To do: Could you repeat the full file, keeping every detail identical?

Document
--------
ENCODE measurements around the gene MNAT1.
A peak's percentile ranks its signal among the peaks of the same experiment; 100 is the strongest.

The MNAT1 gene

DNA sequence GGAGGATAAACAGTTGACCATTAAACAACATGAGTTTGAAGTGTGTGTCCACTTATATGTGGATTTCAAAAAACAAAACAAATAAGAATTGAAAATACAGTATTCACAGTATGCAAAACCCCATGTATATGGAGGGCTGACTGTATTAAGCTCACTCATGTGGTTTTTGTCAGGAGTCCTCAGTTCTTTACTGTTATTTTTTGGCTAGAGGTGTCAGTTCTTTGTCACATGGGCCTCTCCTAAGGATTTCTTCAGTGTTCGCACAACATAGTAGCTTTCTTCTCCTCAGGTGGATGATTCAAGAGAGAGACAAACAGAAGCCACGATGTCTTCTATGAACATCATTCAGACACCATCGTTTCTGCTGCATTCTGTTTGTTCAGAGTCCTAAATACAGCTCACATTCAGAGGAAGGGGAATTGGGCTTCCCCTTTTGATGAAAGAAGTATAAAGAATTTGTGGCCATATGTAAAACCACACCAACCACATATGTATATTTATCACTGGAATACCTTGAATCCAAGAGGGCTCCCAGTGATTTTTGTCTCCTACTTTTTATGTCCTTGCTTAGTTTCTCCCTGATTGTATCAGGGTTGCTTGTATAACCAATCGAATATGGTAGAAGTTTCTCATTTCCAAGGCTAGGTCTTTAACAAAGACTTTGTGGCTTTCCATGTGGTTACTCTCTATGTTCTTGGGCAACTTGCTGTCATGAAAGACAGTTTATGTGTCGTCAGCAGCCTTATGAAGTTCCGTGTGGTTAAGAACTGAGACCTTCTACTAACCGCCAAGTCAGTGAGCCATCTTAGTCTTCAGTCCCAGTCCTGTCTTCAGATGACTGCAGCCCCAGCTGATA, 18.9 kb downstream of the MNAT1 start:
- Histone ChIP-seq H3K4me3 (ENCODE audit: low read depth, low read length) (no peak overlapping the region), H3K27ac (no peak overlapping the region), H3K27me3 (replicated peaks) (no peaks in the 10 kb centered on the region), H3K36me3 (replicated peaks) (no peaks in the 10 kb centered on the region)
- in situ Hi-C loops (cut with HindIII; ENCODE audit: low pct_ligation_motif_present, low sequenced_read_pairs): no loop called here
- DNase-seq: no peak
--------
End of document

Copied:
ENCODE measurements around the gene MNAT1.
A peak's percentile ranks its signal among the peaks of the same experiment; 100 is the strongest.

The MNAT1 gene

DNA sequence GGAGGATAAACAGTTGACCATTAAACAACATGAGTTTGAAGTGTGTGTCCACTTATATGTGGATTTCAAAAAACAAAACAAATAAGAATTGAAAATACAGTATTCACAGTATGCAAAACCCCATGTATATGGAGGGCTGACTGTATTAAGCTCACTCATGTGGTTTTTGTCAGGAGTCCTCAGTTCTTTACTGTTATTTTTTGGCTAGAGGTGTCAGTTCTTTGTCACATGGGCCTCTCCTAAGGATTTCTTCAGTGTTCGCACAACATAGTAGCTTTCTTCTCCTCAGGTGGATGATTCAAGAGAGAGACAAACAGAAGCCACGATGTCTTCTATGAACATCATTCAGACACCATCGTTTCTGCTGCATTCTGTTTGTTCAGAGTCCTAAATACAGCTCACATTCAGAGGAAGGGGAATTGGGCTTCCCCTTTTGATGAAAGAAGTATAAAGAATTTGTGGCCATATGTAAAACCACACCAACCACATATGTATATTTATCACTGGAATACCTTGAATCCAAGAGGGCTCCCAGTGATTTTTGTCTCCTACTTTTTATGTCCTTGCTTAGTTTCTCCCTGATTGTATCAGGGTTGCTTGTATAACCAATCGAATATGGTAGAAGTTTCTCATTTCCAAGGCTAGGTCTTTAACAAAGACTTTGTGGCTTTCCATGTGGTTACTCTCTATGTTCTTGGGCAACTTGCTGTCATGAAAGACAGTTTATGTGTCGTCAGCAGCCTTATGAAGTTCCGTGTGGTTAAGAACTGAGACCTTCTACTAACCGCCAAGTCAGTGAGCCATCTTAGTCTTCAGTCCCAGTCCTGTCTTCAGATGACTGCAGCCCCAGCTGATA, 18.9 kb downstream of the MNAT1 start:
- Histone ChIP-seq H3K4me3 (ENCODE audit: low read depth, low read length) (no peak overlapping the region), H3K27ac (no peak overlapping the region), H3K27me3 (replicated peaks) (no peaks in the 10 kb centered on the region), H3K36me3 (replicated peaks) (no peaks in the 10 kb centered on the region)
- in situ Hi-C loops (cut with HindIII; ENCODE audit: low pct_ligation_motif_present, low sequenced_read_pairs): no loop called here
- DNase-seq: no peak